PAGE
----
17 July 2009

Perils of the McNamara approach

One of the most intelligent men ever to hold public office, [Robert] McNamara mused in retirement on why a project that promised so much had gone so badly wrong. Decentralised markets had systematically outperformed central plans, planned development strategies had failed. Detroit’s obsession with numbers had fallen victim to the Japanese passion for quality, and the American military machine was defeated by the forces of North Vietnam. John Kay, 15 July

It's worth pondering what might have happened to the car industry if there'd been no Japan, no competition from decentralised markets. We'd have something like we have today in global affairs, where responsibility is largely handed over to huge organizations, devoid of any pressure to be competitive, efficient, or even effectual. The United Nations, for instance, or the World Bank/IMF. The decisions of any large monopolistic body are going to be determined entirely its culture and goals, and there's no inherent congruency between these goals and those of the people they are supposed to serve.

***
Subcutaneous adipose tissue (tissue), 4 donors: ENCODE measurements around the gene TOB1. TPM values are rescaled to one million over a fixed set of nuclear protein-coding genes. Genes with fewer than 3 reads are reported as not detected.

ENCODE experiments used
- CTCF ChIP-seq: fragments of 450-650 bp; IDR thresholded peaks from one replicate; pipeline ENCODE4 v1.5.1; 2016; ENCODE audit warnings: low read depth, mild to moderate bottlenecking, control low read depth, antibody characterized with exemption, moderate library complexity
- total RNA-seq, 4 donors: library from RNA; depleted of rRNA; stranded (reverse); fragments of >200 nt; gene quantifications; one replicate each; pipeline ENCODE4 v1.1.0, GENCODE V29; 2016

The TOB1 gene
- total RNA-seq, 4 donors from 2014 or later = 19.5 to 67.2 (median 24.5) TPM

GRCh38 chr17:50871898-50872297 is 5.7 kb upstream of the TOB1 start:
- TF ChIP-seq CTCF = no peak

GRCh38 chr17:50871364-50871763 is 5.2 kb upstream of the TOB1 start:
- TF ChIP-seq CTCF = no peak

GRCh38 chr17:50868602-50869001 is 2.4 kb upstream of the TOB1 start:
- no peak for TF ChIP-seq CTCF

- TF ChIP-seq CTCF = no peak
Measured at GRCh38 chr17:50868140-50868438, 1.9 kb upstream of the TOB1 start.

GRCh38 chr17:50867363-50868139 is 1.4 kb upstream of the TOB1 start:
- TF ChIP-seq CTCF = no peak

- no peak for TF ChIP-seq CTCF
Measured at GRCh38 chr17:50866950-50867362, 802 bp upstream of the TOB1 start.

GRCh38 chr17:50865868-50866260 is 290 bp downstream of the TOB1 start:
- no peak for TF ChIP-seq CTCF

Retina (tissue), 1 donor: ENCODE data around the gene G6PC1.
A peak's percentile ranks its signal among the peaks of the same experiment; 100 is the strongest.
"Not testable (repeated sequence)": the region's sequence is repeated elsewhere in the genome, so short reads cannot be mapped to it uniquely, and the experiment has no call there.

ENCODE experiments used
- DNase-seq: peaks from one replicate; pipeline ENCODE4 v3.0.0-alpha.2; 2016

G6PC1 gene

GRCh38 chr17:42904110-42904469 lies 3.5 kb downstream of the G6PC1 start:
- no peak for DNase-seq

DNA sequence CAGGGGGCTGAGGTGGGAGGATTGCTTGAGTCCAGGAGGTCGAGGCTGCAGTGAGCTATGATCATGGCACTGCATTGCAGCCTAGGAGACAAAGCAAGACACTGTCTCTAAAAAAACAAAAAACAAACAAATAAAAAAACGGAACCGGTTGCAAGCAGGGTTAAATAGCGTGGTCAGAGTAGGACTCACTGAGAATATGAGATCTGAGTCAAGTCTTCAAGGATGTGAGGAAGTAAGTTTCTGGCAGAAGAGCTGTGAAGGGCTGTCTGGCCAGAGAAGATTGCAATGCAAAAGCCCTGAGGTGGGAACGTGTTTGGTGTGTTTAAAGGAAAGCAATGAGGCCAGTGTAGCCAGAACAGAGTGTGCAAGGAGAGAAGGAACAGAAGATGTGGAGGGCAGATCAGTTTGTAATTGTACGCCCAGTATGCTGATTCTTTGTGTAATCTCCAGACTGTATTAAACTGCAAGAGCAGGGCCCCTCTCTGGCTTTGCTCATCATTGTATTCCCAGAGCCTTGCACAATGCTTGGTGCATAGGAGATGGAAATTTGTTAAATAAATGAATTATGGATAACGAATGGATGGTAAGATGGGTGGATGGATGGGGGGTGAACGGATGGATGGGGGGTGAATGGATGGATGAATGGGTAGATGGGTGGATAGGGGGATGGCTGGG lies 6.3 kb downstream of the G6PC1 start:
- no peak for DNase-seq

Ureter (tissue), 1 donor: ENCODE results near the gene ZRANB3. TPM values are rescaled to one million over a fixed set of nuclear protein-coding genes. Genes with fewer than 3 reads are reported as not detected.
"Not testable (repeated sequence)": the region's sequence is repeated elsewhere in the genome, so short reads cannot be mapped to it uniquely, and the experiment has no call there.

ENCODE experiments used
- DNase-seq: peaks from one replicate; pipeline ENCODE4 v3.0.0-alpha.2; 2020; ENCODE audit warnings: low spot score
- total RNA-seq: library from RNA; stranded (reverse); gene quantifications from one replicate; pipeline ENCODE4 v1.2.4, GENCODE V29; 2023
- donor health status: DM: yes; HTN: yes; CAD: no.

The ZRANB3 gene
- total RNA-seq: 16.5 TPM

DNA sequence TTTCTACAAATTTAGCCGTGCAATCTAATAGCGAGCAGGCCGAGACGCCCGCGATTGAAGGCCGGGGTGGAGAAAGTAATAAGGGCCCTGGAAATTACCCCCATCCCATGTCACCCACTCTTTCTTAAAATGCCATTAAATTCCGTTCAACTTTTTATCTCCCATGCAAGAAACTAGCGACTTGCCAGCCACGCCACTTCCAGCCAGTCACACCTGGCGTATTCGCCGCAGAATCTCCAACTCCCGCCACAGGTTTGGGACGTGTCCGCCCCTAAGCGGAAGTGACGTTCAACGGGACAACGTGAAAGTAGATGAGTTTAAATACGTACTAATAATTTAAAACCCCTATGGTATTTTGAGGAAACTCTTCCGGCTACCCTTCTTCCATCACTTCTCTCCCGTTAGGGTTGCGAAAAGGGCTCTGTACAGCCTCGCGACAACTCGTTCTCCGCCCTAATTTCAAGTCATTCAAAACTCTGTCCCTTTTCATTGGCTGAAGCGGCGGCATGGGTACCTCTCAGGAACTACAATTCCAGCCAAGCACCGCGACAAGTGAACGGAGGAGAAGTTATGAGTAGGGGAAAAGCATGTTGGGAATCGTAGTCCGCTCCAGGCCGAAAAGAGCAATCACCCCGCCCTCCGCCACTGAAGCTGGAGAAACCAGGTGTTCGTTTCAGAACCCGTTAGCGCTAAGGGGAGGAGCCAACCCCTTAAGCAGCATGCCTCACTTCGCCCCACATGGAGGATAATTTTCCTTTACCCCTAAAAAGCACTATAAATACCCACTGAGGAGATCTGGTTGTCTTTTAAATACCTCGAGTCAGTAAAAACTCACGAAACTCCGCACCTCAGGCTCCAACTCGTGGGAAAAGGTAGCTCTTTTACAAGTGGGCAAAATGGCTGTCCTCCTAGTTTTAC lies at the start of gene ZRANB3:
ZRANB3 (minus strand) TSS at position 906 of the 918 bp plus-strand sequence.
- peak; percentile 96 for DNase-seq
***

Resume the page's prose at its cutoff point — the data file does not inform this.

We're coming late to the idea that the evolutionary forces that have propelled most of us out of abject poverty - trial-and-error, experimentation, diverse approaches with termination of failures, adaptation - can actually be consciously deployed, as they would be under a Social Policy Bond regime. But it is heartening to read here that the idea is at last being discussed and tried in an area that desperately needs it: development.

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